For about a year now, i’ve learned a lot gotten. Some cool cinematic shots and overall they’ve allowed me to explore the world around me from a completely new perspective, but there’s a whole other side of the fpv world that i haven’t really explored freestyle, while the type of cinematic flying that i’m usually doing consists of smooth Swooping movements, freestyle flying takes it to a whole other level, with flips, spins, dives and a whole bunch of impressive tricks that require extreme precision to pull off now. I’Ve never really ventured into this world before, because my main motivation for flying fpv was to film all the beautiful landscapes around my home. But freestyle is something that i’ve always wanted to do more of it’s fun. It looks impressive and not to mention learning. All the complex maneuvers required for freestyle are bound to make me a better cinematic pilot as well. So this week i tried to learn fpv freestyle in seven days, Music. On the first day, i packed up all my gear and drove to one of my favorite spots to fly. I have eight batteries for my quad and each one gives me a bit over three minutes of flight time. I don’t really have a way to charge them outside, so i decided that this was the amount of flying. I would do during each session giving me about half an hour of actual practice time every day on day, one when i started this is what my flying looked like Music now i’m, not going to make you sit through the whole video, but overall my freestyle consisted Of a lot of swooping around trees, trying to hit any gaps that i felt comfortable with and a couple spins and flips thrown in here and there to anyone who hasn’t really seen fpv before this might look pretty cool.

But again, when you compare it to an experienced fpv pilot like minchan kim here, who’s, a professional drone racer and a completely underrated freestyle pilot it’s, all pretty rudimentary. But my point is that i wasn’t going into this as an absolute beginner, and there were a few moves that i had already previously learned. In fact, anybody starting out in fpv is bound to try doing rolls flips and yaw spins pretty early on in their practice, because these three moves represent the three fundamental movements you can make with your controller sticks. Let me show you on my controller to roll. I move this stick to the left or the right to yaw. I move this stick to the left or the right to flip. I move this stick up or down when your drone is in the air. These are the three basic axes that it can move in. So any beginner learning how to fly is bound to experiment with these moves. One other thing that i picked up early on was this: move the split s it’s a combination of both role and pitch and is probably the easiest combination move to learn. Now, by the end of the first day of practice, i already started to notice that i was feeling more comfortable and i was less afraid to fly closer to any obstacles. Overall, i was starting to gain more control over the drone and it was easier to start flowing from one trick to another.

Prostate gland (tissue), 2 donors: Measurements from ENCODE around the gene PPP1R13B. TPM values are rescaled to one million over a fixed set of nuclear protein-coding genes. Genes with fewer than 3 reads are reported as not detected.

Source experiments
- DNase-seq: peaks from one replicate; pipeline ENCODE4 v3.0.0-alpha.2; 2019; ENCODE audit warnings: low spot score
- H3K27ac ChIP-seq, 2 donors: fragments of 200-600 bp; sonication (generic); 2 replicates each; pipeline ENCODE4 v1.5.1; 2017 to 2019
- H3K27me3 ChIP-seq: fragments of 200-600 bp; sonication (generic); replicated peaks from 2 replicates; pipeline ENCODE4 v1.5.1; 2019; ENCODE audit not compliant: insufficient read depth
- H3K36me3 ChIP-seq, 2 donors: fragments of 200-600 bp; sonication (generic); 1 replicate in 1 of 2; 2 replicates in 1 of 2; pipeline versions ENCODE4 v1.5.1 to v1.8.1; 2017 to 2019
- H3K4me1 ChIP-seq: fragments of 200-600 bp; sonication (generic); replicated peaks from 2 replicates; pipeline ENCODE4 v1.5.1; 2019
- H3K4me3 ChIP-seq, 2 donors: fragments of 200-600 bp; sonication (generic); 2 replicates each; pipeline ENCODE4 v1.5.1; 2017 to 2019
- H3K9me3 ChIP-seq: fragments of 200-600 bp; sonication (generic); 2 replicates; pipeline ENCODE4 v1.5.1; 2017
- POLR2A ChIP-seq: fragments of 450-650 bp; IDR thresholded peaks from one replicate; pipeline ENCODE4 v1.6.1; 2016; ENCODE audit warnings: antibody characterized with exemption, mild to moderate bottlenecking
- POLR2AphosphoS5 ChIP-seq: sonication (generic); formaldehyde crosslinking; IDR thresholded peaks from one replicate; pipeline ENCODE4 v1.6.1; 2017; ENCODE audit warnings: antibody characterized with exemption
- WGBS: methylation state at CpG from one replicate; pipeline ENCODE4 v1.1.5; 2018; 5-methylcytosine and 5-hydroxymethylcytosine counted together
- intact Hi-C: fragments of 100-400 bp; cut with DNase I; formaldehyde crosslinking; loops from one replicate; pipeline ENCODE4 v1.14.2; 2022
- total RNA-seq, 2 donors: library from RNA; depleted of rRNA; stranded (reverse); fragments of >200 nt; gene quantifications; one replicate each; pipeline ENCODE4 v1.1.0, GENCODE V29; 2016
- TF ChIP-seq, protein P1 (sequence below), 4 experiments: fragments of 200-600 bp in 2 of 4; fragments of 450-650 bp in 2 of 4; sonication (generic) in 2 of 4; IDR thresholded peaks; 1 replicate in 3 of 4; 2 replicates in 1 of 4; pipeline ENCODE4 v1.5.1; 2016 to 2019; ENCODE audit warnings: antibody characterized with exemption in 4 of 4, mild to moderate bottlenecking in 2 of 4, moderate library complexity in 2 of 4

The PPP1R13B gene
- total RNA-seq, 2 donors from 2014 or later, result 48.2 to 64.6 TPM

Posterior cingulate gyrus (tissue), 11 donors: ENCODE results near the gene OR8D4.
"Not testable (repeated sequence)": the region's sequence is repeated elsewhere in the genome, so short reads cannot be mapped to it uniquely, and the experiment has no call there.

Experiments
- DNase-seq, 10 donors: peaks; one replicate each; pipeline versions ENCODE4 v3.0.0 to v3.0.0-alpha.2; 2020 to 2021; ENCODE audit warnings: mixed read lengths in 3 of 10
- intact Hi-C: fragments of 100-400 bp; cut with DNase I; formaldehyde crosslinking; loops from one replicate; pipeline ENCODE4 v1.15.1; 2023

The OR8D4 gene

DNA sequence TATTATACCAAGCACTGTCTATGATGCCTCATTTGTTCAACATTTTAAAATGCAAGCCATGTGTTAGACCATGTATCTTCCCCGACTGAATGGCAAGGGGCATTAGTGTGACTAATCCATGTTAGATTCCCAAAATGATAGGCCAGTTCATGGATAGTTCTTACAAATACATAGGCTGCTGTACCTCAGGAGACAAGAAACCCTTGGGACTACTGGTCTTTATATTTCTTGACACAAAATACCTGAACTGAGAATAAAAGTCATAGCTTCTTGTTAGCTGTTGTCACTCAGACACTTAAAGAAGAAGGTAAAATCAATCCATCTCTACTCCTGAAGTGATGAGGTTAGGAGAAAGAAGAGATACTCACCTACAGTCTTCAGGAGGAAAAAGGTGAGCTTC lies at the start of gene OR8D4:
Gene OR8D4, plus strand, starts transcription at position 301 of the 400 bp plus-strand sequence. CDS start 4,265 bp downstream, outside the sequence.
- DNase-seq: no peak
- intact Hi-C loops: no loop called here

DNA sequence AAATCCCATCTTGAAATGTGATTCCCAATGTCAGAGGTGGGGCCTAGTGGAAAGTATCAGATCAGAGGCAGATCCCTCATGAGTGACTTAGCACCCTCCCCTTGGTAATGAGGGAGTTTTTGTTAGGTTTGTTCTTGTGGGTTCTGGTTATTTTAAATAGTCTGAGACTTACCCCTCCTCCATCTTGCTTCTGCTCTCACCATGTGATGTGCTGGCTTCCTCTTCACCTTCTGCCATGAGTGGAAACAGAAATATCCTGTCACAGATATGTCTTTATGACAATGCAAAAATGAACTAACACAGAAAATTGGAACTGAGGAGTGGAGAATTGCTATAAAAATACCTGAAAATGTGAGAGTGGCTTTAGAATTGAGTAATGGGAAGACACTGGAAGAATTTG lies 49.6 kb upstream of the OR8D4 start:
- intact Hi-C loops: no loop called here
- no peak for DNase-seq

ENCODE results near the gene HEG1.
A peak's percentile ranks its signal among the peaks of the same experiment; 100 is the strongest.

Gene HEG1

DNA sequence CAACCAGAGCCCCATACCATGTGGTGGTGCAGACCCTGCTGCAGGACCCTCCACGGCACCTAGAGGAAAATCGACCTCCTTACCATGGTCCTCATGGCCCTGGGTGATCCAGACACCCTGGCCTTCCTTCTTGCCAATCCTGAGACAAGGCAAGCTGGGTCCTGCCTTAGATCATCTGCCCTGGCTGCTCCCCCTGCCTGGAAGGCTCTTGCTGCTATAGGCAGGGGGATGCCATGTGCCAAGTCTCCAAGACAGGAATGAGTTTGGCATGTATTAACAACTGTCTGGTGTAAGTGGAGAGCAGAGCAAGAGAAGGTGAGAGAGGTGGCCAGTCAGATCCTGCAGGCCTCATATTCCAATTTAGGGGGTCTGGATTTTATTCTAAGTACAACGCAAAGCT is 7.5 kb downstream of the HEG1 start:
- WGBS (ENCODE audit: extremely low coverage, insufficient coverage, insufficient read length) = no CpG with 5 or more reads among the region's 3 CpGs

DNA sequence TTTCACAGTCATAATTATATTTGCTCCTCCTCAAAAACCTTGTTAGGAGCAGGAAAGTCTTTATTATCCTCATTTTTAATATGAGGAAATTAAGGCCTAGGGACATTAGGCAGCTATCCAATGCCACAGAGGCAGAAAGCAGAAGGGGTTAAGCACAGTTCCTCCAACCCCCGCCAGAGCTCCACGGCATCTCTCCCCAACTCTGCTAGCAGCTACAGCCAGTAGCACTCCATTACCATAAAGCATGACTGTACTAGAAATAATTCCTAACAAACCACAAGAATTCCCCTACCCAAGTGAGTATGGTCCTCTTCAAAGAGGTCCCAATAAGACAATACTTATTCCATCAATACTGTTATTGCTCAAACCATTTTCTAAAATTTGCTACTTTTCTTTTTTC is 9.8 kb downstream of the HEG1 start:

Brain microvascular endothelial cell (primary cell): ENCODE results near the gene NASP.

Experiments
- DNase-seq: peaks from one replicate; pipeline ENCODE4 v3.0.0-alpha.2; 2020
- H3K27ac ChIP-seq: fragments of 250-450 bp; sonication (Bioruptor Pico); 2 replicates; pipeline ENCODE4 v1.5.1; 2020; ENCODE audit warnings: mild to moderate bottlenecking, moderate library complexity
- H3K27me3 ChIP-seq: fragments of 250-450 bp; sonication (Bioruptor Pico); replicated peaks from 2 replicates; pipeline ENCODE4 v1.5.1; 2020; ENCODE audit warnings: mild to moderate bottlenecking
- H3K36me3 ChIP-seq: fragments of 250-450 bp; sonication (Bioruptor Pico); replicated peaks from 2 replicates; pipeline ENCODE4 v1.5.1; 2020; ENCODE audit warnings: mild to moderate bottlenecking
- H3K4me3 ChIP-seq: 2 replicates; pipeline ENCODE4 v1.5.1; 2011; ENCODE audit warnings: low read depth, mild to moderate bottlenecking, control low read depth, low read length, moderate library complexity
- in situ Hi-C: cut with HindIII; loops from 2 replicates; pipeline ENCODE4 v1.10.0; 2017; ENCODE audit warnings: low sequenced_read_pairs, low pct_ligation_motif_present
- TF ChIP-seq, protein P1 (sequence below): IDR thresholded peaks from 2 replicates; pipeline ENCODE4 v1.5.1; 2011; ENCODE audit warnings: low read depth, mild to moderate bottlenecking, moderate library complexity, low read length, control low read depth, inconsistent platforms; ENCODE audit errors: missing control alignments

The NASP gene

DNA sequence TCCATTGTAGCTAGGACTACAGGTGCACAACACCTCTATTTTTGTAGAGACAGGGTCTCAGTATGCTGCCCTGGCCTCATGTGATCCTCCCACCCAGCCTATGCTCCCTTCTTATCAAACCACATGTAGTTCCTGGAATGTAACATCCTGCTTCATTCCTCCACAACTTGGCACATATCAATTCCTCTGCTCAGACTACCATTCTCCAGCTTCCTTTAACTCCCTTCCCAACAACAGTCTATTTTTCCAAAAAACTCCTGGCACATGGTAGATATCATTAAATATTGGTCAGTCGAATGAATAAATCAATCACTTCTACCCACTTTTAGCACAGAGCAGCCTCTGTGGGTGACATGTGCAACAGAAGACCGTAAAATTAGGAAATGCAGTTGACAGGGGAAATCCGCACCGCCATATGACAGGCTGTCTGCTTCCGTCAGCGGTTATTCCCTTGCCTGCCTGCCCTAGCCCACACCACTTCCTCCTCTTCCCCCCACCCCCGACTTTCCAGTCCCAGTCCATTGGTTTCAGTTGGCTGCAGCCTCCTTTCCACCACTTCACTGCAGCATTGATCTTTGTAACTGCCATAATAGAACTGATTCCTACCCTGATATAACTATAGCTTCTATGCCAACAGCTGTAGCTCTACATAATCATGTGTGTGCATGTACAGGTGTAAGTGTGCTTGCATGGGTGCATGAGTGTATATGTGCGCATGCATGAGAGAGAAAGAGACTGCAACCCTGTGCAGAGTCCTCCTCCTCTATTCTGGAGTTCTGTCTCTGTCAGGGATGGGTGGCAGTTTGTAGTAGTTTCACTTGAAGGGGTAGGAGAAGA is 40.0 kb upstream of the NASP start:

However, there was a problem i wasn’t learning any new tricks. I was just getting more comfortable with the ones i already knew. I realized. I would need a better game plan. This made me think of a video once posted by the fpv channel rhoda ryan, where they tried to create a dictionary of every common fpv trick. Now i decided this would be a great starting point, because i could just write down all the moves they named and make my way down the list, as i learned each one so that’s exactly what i did, and this is the list now i wouldn’t say it’s Exactly all the moves, but there’s a lot here and again at the top, we start with the basics. So the first thing i’m going to try to do today is to deliberately get better at the basics. Those are all the tricks that i was doing yesterday that i taught myself like the rolls, the flips, the loops, the yaw spins, all of those fundamental moves, but today i’m going to try to do them as cleanly as possible. That means when i complete the trick when i finish the rotation, i want the horizon to be level and do that as consistently as i can. I don’t want to finish with the drone like this or tilt it like this. I want to finish flat, so i started practicing each trick over and over again. I would just do flip after flip after flip trying to get the timing down, so they would look as clean as possible.

Then i practiced my roles and would do those over and over and over again, then i tried yaspins, which resulted in a few close calls, but no crashes and i finally decided to practice power loops, which are a 360 loop over and then back under an object. There have been times where i’ve successfully pulled these off, but very inconsistently on this day. I struggled with these quite a bit, but after numerous attempts i actually started to get the hang of it overall, as i was practicing each move over and over again, i realized that getting more consistent was surprisingly easy, and that was because i started to pick up On an almost rhythmic timing, what i mean by that is that, depending on your controller’s sensitivity, each flip should take the same amount of time to complete. So once you land a flip perfectly, every consecutive attempt after that should become easier and easier. The challenging part moving forward would be to ingrain that timing into my head so that i can nail a flip consistently without that first successful attempt as a point of reference next was day three. This is when all the fun started all right today since i’m, starting to feel a little bit more comfortable with the basics it’s time to start putting them together and actually learning some new tricks. The first trick i tried was the rubik’s cube. The rubik’s cube is a half flip, a 360 roll and another half flip.